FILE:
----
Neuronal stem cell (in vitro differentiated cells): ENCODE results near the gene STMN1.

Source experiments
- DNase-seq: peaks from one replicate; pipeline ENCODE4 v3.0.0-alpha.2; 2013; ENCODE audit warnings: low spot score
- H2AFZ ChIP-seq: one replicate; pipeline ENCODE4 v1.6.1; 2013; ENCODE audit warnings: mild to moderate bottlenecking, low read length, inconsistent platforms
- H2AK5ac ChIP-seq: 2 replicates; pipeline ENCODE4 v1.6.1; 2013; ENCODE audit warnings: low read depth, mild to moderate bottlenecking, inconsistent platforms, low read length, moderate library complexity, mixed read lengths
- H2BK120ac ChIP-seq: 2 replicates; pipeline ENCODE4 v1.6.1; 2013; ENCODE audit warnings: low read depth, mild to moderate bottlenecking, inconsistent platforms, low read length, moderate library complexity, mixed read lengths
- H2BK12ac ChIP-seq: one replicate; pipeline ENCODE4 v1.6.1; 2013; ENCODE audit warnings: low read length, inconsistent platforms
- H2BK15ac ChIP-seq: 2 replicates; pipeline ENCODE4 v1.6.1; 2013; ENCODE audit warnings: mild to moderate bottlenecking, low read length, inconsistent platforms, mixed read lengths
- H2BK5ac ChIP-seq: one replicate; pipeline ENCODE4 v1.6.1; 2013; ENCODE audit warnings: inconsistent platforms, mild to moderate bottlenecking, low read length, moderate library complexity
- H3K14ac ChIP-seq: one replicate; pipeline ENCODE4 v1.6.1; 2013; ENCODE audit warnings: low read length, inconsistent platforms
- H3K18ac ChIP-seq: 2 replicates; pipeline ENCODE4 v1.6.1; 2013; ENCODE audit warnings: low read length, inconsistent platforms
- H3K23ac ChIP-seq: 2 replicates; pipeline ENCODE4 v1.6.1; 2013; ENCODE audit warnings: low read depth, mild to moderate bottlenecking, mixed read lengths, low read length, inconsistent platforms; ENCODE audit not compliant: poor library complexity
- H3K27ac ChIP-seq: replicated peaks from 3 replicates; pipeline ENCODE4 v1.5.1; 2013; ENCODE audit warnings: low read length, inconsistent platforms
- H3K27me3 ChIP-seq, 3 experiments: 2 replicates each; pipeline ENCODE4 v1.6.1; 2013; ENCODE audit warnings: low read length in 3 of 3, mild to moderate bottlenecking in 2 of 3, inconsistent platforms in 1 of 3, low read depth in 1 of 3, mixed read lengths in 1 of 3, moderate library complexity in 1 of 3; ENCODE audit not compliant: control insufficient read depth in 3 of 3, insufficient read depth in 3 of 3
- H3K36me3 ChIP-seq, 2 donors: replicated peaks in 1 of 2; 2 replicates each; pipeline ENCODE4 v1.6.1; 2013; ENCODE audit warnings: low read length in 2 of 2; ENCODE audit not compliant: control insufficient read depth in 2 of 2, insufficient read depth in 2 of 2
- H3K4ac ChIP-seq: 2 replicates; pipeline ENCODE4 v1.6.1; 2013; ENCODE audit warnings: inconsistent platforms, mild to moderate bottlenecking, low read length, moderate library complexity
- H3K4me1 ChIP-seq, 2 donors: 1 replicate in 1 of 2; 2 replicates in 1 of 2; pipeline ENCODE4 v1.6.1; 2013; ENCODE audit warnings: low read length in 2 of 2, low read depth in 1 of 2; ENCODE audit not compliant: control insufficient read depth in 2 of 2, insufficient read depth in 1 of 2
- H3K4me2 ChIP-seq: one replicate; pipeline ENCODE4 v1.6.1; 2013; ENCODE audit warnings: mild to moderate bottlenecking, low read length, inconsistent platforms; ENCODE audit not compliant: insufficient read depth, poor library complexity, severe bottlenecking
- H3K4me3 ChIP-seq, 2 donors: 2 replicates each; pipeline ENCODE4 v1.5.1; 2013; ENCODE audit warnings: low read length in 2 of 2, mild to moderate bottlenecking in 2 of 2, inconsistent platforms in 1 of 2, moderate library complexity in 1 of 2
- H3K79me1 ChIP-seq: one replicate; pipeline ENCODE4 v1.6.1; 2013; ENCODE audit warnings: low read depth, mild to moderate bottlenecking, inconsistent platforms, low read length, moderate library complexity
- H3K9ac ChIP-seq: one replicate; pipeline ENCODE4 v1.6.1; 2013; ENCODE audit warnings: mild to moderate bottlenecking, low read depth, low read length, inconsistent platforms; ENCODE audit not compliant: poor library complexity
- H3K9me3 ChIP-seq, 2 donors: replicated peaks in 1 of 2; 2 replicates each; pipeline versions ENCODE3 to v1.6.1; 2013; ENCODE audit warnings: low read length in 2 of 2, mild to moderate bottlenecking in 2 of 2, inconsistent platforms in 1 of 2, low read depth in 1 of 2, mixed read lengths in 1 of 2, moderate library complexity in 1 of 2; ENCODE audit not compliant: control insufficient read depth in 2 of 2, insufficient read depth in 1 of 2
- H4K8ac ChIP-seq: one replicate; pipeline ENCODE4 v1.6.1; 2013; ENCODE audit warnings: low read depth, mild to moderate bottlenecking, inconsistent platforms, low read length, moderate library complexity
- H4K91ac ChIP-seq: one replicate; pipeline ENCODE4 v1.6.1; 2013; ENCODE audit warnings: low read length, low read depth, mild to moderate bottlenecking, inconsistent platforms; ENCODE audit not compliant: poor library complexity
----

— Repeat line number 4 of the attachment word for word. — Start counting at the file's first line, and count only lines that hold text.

- H2AFZ ChIP-seq: one replicate; pipeline ENCODE4 v1.6.1; 2013; ENCODE audit warnings: mild to moderate bottlenecking, low read length, inconsistent platforms